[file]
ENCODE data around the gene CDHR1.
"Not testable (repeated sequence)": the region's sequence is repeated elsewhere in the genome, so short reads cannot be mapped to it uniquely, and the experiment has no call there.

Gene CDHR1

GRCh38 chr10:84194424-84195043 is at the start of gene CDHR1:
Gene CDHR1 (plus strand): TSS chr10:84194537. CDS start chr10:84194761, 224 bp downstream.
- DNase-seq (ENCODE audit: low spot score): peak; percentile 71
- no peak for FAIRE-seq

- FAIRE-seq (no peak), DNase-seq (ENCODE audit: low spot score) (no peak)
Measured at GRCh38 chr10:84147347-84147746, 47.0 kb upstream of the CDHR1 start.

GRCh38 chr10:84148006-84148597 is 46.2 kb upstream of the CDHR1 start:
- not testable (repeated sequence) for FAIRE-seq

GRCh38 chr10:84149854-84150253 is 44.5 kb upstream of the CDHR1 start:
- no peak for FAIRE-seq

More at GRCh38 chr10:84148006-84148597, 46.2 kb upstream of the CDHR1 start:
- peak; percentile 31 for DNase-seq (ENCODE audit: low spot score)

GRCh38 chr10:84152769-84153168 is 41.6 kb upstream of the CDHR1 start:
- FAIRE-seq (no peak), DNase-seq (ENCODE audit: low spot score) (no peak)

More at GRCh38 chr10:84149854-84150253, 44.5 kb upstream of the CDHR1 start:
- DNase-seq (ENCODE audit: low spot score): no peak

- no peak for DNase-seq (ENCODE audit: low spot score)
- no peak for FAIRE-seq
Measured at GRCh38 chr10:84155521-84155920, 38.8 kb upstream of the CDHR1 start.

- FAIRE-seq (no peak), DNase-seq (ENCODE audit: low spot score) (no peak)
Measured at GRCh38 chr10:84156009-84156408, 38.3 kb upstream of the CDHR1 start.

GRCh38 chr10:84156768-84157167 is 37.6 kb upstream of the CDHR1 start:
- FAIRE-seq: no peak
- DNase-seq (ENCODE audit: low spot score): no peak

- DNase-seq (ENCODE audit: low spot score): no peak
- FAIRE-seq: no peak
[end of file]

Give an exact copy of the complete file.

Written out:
ENCODE data around the gene CDHR1.
"Not testable (repeated sequence)": the region's sequence is repeated elsewhere in the genome, so short reads cannot be mapped to it uniquely, and the experiment has no call there.

Gene CDHR1

GRCh38 chr10:84194424-84195043 is at the start of gene CDHR1:
Gene CDHR1 (plus strand): TSS chr10:84194537. CDS start chr10:84194761, 224 bp downstream.
- DNase-seq (ENCODE audit: low spot score): peak; percentile 71
- no peak for FAIRE-seq

- FAIRE-seq (no peak), DNase-seq (ENCODE audit: low spot score) (no peak)
Measured at GRCh38 chr10:84147347-84147746, 47.0 kb upstream of the CDHR1 start.

GRCh38 chr10:84148006-84148597 is 46.2 kb upstream of the CDHR1 start:
- not testable (repeated sequence) for FAIRE-seq

GRCh38 chr10:84149854-84150253 is 44.5 kb upstream of the CDHR1 start:
- no peak for FAIRE-seq

More at GRCh38 chr10:84148006-84148597, 46.2 kb upstream of the CDHR1 start:
- peak; percentile 31 for DNase-seq (ENCODE audit: low spot score)

GRCh38 chr10:84152769-84153168 is 41.6 kb upstream of the CDHR1 start:
- FAIRE-seq (no peak), DNase-seq (ENCODE audit: low spot score) (no peak)

More at GRCh38 chr10:84149854-84150253, 44.5 kb upstream of the CDHR1 start:
- DNase-seq (ENCODE audit: low spot score): no peak

- no peak for DNase-seq (ENCODE audit: low spot score)
- no peak for FAIRE-seq
Measured at GRCh38 chr10:84155521-84155920, 38.8 kb upstream of the CDHR1 start.

- FAIRE-seq (no peak), DNase-seq (ENCODE audit: low spot score) (no peak)
Measured at GRCh38 chr10:84156009-84156408, 38.3 kb upstream of the CDHR1 start.

GRCh38 chr10:84156768-84157167 is 37.6 kb upstream of the CDHR1 start:
- FAIRE-seq: no peak
- DNase-seq (ENCODE audit: low spot score): no peak

- DNase-seq (ENCODE audit: low spot score): no peak
- FAIRE-seq: no peak